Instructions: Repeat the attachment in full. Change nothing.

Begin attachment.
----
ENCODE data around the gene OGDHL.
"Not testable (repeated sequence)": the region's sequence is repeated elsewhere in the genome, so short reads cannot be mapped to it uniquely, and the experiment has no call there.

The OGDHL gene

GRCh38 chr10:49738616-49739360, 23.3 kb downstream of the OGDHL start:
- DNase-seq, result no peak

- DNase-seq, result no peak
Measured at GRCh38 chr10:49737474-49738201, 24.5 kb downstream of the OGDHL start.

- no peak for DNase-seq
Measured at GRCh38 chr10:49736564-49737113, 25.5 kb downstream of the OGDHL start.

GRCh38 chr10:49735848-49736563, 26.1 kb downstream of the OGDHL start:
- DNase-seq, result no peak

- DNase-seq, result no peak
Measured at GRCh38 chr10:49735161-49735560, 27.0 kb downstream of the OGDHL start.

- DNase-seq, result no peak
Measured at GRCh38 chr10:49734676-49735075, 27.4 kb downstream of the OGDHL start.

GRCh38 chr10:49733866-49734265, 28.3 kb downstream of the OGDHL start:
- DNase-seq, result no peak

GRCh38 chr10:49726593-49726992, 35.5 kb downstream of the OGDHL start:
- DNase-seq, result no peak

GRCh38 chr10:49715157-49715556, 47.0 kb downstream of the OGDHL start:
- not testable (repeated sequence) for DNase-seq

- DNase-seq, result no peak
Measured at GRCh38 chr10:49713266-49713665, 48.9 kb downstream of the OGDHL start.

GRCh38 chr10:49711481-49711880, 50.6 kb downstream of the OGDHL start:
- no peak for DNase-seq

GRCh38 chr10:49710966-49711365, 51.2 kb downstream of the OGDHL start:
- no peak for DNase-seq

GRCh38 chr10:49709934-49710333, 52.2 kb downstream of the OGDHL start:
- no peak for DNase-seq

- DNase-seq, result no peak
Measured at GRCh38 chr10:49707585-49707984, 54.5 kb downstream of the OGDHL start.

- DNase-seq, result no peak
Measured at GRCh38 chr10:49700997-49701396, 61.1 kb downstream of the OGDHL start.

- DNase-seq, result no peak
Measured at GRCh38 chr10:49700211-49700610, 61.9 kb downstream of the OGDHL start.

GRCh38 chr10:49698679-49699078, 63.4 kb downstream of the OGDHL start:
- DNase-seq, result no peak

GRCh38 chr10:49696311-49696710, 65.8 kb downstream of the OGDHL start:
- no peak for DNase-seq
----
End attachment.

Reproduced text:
ENCODE data around the gene OGDHL.
"Not testable (repeated sequence)": the region's sequence is repeated elsewhere in the genome, so short reads cannot be mapped to it uniquely, and the experiment has no call there.

The OGDHL gene

GRCh38 chr10:49738616-49739360, 23.3 kb downstream of the OGDHL start:
- DNase-seq, result no peak

- DNase-seq, result no peak
Measured at GRCh38 chr10:49737474-49738201, 24.5 kb downstream of the OGDHL start.

- no peak for DNase-seq
Measured at GRCh38 chr10:49736564-49737113, 25.5 kb downstream of the OGDHL start.

GRCh38 chr10:49735848-49736563, 26.1 kb downstream of the OGDHL start:
- DNase-seq, result no peak

- DNase-seq, result no peak
Measured at GRCh38 chr10:49735161-49735560, 27.0 kb downstream of the OGDHL start.

- DNase-seq, result no peak
Measured at GRCh38 chr10:49734676-49735075, 27.4 kb downstream of the OGDHL start.

GRCh38 chr10:49733866-49734265, 28.3 kb downstream of the OGDHL start:
- DNase-seq, result no peak

GRCh38 chr10:49726593-49726992, 35.5 kb downstream of the OGDHL start:
- DNase-seq, result no peak

GRCh38 chr10:49715157-49715556, 47.0 kb downstream of the OGDHL start:
- not testable (repeated sequence) for DNase-seq

- DNase-seq, result no peak
Measured at GRCh38 chr10:49713266-49713665, 48.9 kb downstream of the OGDHL start.

GRCh38 chr10:49711481-49711880, 50.6 kb downstream of the OGDHL start:
- no peak for DNase-seq

GRCh38 chr10:49710966-49711365, 51.2 kb downstream of the OGDHL start:
- no peak for DNase-seq

GRCh38 chr10:49709934-49710333, 52.2 kb downstream of the OGDHL start:
- no peak for DNase-seq

- DNase-seq, result no peak
Measured at GRCh38 chr10:49707585-49707984, 54.5 kb downstream of the OGDHL start.

- DNase-seq, result no peak
Measured at GRCh38 chr10:49700997-49701396, 61.1 kb downstream of the OGDHL start.

- DNase-seq, result no peak
Measured at GRCh38 chr10:49700211-49700610, 61.9 kb downstream of the OGDHL start.

GRCh38 chr10:49698679-49699078, 63.4 kb downstream of the OGDHL start:
- DNase-seq, result no peak

GRCh38 chr10:49696311-49696710, 65.8 kb downstream of the OGDHL start:
- no peak for DNase-seq